Follow Hulett Environmental Services on LinkedIn with your QR Reader

Follow Hulett Environmental on LinkedIn with your QR Reader

Honoring All Who Served

23267915_s

Honoring All Who Served!

Protect your property against tawny crazy ants

Protect properties against tawny crazy ants

Fire ants have long been a threat in the southern United States, but another aggressive ant species known as the tawny crazy ant is taking over in many areas of the region. These ants can invade structures in extraordinary numbers and, Hulett Environmental, a pest management company servicing South Florida is advising homeowners to take preventative steps to protect their properties from infestations.

Unlike fire ants, crazy ants don’t sting, but they can become a nuisance once inside. They are highly adaptable, nest everywhere and are even known to damage electrical equipment, so it is important for homeowners to take steps to curb their activity.

Crazy ants enter homes in the autumn or after rainfall because both conditions reduce their supply of honeydew. Once inside, crazy ants usually nest underneath floors or in wall voids. Outdoors, their nests are commonly found in soil under objects or next to foundations.

To prevent crazy ants from gaining access to a structure, experts Hulett Environmental

  • Trim vegetation away from the home to prevent pathways inside.
  • Seal all cracks and crevices on the outside of the home, including around doors and windows.
  • Clean up food spills and other potential attractants as soon as possible.
  • If an infestation is suspected, contact a licensed pest professional to treat the problem.

Tracking Giant Hornets That Have Killed at Least 42 People

n a village on the outskirts if An Kang, China, a little girl, just 18-months-old, is dressed head-to-toe in clothing far too hot for the mild fall weather. Her mother removes one of her tiny socks and a still-gaping wound is revealed. An Asian Hornet stung the little girl there one month ago, releasing venom so potent multiple stings can cause kidney failure and death.

It was the only place her flesh was exposed, her mother explained. She gestures over the foot and up the shin, describing how swollen her daughter’s leg became. She was lucky to be stung just once, and survived. So now the girl’s parents make sure she wears socks. It is their best, and their only, defense.

An Kang is ground zero for the horrifying recent outbreak of Asian Hornet, or Giant Asian Hornet as the larger species is known, attacks on humans. Government figures put the death toll at 42 and the number of injured at 1,600. But officials at An Kang tell ABC News the actual number is much higher.
“These hornets have been killing people for some time,” said a city official who requested anonymity, “This year, just in this district more than 20 people have been killed. The number should be a lot higher than that. The number is shocking.”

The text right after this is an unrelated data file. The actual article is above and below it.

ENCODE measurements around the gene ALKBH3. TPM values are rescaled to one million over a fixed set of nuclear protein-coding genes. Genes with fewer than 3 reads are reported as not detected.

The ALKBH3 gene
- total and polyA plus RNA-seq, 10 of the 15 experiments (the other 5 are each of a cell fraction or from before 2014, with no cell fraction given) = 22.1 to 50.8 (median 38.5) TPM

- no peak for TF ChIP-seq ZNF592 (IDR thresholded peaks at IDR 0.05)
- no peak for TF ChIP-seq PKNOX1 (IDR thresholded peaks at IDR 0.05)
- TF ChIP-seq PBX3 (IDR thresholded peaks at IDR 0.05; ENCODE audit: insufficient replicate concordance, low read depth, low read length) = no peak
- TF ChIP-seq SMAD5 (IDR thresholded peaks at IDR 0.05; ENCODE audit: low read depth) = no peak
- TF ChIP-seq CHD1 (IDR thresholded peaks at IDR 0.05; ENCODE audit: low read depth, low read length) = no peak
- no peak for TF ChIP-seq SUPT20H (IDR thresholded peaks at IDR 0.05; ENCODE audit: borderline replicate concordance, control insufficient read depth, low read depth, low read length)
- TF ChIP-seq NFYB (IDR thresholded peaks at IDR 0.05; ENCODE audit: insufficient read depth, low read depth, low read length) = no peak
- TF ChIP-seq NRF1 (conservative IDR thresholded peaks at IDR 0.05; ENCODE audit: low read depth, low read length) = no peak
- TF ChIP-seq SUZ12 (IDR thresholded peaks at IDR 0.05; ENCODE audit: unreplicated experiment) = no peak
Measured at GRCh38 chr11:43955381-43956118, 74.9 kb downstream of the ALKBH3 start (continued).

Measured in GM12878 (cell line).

The Asian Hornet, or Vespa Mandarinia, can grow to be thumb-sized. It is capable of flying at speeds of up to 25 mph and a distance of 50 miles. Their stingers carry a lethal mix of foreign protein that when mixed in the human bloodstream can cause sepsis. Without proper treatment, such as dialysis, a victim will die.

The insect’s existence in An Kang is not new. Nor is this the first time humans have been attacked. For years the Asian Hornet has lived among inhabitants here and elsewhere across East Asia. Parts of Japan in particular have been home to significant populations for years. But they have never attacked like they are attacking now.

Ren Chengan, 28, has lived on the outskirts of An Kang all his life. He remembers seeing hornets quite regularly while playing in the mountainside forest and along the riverbanks as a young boy. When he was around 8, he remembers, he was stung on the back of his head but suffered only minor swelling. Today, his family watches his young niece very carefully. Ren says it is no longer safe for children to play so freely.

During his youth, his family farmed a small piece of land. Eventually, with China’s rise, he says government officials instructed his family to stop farming and open a restaurant to cater to tourists. Ren believes the disruption in the co-existence of his family’s old way of life and the ecosystem of the forest has contributed to the outbreak in hornet attacks.

“If you didn’t bother them,” he says, “they would not bother you.”

Ren points out a hive across the river. It is high in a tree and on a mountain slope, far enough from the road so that passersby do not come close to it. It is possible to see a small swarm of hornets flying above it, but Ren is nonplussed. He guesses it contains up to a thousand of the killer insects.